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Showing most liked content since 10/19/2017 in all areas

  1. 6 points
  2. 5 points

    Views From The Old Dodge

    Here are a few vintage views through the windshield of the old Dodge from this week...
  3. 5 points

    Field Coil Screws

    Reading up on past threads here I saw that several have had a hard time with starter and generator rebuilds due to these magnet / field coil screws. Mine were no different, impact hammer and air tool started stripping the slot. I found a great tip on the AACA Forum. Using my C-293 Miller tool and a slotted 1/2 drive socket I had an easy time of it . Squeeze the socket into the frozen screw slot, and turn the shaft with a wrench. Very happy today that I invested in this tool ! :-) Now on the the rebuild. Shout out to Rich Hartung ( Miller Man ) Clay
  4. 5 points

    New Tachometer

    Got the chance and put this in my 54 yesterday. I'm having trouble putting the video on here, but if you go find me on Instagram(@manifoldsbymoose) you can see it in action.
  5. 5 points

    new job pics from onboarding

    spent a week in Columbus, IN for onboarding at Cummins....some pics of the museum. Now go buy a RAM for daily driving!
  6. 5 points

    Ocala pumpkin car show

    This weekend I ran up to the annual pumpkin car show in Ocala Florida. It's a great show and attracts around 600 cars and trucks and attendance is usually around 20000. Having gotten the 52 Plymouth suburban done around April this year I've show it a few times and I'm still amazed at the attention this vehicle gets. We've never done a Plymouth out of our shop and my partner thought I was crazy doing this vehicle but people seem to love it. We have many high dollars cars in our shop and this Plymouth has really made me a believer that people want something different to look at. Well back to the show. I was only able to stay Saturday for about 4 hrs so Sunday I get a call from the show chairman telling me I had an award. I said thanks but I wasn't coming up Sunday and said fine he would save it for me. Well that little wagon won best of show and $250.00 prize money. I was floored.. So keep showing those old mopars people love em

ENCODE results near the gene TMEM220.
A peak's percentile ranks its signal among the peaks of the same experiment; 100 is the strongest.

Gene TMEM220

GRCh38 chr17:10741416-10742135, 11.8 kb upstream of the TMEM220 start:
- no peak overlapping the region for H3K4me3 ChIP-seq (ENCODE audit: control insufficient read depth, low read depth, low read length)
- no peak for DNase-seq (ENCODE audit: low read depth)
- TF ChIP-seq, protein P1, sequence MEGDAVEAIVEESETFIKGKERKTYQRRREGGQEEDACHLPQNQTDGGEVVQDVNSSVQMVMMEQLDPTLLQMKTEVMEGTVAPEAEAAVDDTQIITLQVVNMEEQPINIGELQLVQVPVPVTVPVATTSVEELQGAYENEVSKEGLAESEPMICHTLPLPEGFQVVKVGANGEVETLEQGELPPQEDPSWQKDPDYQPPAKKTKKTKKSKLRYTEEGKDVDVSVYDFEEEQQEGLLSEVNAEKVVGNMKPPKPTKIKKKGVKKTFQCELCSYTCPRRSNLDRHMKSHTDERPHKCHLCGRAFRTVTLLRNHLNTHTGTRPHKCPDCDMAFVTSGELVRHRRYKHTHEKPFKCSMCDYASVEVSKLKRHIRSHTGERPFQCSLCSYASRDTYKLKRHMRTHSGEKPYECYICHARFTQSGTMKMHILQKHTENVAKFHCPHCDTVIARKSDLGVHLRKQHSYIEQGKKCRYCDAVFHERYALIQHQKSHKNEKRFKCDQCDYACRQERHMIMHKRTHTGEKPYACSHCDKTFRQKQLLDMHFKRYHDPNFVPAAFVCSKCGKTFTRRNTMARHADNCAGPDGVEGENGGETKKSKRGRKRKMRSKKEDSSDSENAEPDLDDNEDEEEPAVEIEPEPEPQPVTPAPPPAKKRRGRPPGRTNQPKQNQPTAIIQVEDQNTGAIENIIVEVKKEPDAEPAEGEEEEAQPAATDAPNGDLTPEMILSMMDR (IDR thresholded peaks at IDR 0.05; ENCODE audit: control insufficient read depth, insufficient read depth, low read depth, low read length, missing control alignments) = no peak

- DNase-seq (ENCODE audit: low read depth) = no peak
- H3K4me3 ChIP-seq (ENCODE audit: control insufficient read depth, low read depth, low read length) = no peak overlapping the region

7. 4 points
    I just purchased this time capsule 1947 Dodge Deluxe from the 90 year old son of the original owner and I thought I'd share. Original paint should polish up with great patina and the original interior is nearly immaculate. There is no wear on any part of this interior. No rust. All there, with rear fenders and some trim, etc started to be removed many years ago. We still can't find the bumpers (which they had re-chromed) but they might still be lurking. If they are not, anyone have a lead on them? This is a Canadian Plodge. Thankfully, the engine is free with clean oil and they were wise enough to remove the gas tank and rad and clean them out many years ago to avoid fouling. Pictures in the links below: http://i66.tinypic.com/2h5k70h.jpg[/IMG] http://i67.tinypic.com/v4896c.jpg[/IMG] http://i65.tinypic.com/655u9t.jpg[/IMG]
  8. 4 points

    V8 conversion for my 47 P15 sedan

    My only advise is something you don't want to hear. You already have a strong,good-running,hopped up inline 6 that will comfortably cruise at or above the legal speed limit anywhere in the country,so why fix it if it isn't broken? If you need AC,it's as easy to put AC on the flat 6 as it is a V-8. If you just GOTTA have a V-8,why not sell your car and buy one that needs a engine and transmission to alter? You can probably get a pretty nice price for your car,and the ones with no engines or transmissions usually sell pretty low,so you might even save a few bucks. If you decide to make the swap anyhow,make sure you advertise your old engine and trans on the classifieds here. Someone will want them.
  9. 4 points